Tuesday, July 11, 2006

A reply to Emptywheel

Hi Emptywheel, thanks for visiting!

(And you'll be welcome back anytime too!!)

I think I'm going to take your points one at time, but being as we've got ourselves one heck of a set of talking points here, things can get ever-so-complex over even the smallest of details ever-so-quickly. Because of this, I'm not going to do every detail (research as well as writing) to the Nth degree right now, but I hope to communicate the salient bits from your post. (I think there's probably a lot of detail we can come back to later on, if we then so please.)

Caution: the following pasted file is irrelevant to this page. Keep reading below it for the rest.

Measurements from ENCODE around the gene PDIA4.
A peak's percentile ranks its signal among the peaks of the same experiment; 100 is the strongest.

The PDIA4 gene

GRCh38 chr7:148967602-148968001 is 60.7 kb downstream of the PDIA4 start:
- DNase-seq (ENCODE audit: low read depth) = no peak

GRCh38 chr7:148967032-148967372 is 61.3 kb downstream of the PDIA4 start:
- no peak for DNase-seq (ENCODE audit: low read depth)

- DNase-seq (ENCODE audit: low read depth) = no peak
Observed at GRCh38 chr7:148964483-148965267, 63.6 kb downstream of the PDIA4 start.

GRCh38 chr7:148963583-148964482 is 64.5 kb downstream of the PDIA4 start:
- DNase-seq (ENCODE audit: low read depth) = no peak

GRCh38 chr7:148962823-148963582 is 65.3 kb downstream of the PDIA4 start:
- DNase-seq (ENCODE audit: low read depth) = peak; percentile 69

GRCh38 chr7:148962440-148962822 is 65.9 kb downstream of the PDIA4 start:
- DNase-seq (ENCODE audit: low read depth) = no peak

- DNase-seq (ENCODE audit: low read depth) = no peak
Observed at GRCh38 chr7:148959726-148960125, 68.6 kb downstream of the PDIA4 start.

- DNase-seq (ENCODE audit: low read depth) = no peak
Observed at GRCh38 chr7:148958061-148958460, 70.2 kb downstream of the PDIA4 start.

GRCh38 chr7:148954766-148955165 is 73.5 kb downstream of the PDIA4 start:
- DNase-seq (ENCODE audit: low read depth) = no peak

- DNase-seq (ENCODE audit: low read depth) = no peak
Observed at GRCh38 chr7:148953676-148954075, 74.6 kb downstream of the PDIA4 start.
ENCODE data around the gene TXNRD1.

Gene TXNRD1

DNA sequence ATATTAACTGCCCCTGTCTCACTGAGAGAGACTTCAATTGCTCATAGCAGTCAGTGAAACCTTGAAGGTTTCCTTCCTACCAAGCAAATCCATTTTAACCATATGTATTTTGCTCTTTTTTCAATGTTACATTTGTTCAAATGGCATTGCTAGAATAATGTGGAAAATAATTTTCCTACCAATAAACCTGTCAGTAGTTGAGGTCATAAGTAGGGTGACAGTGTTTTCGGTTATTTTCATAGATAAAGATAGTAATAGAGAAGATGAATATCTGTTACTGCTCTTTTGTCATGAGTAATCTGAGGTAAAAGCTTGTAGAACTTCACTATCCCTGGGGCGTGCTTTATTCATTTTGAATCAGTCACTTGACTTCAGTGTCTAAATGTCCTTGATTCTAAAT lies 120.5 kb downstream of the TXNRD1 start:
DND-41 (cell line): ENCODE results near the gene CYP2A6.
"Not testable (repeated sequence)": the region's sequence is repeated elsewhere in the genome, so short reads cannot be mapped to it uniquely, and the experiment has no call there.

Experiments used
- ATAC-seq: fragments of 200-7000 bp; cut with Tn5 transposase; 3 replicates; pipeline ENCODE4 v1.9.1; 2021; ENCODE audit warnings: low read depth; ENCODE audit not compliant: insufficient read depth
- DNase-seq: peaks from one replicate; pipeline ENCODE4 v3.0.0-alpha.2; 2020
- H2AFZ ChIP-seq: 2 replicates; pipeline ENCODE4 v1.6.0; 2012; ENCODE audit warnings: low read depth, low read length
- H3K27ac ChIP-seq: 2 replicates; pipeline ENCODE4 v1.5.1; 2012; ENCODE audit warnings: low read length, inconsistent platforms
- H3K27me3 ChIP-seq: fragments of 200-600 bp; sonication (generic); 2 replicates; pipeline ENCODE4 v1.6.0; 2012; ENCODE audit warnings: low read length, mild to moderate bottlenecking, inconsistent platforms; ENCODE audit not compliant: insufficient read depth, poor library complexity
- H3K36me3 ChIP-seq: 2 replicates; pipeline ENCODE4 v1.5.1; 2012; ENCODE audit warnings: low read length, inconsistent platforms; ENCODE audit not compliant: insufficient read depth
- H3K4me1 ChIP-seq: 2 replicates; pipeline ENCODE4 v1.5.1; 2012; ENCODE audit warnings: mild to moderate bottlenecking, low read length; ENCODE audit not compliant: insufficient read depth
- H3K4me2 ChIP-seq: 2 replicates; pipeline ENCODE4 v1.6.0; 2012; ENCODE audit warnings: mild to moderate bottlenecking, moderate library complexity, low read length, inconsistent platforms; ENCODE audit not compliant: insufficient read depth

On the MBLs, your first point, this is a straight-in case-in-point for what I've just stated above (the same also thing goes for talk about Scott Ritter and Ahmed Chalibi).

To go back to the beginning, we have to discover whether Iraq actually had a programme to construct such an entity, or indeed even a set of them. Certainly it would appear that they had an interest in producing biological DETECTION laboratories, as do many other nations around this planet. There is a photo of one such vehicle at the end of the 28 May 2003 American White Paper on the 'labs', clearly this is not a trailer, but this important other third find in Iraq had been little mentioned. There may have been some confluence of information about Iraqi laboratories in general over the years here, with the Hawks emphasising the possible production aspect.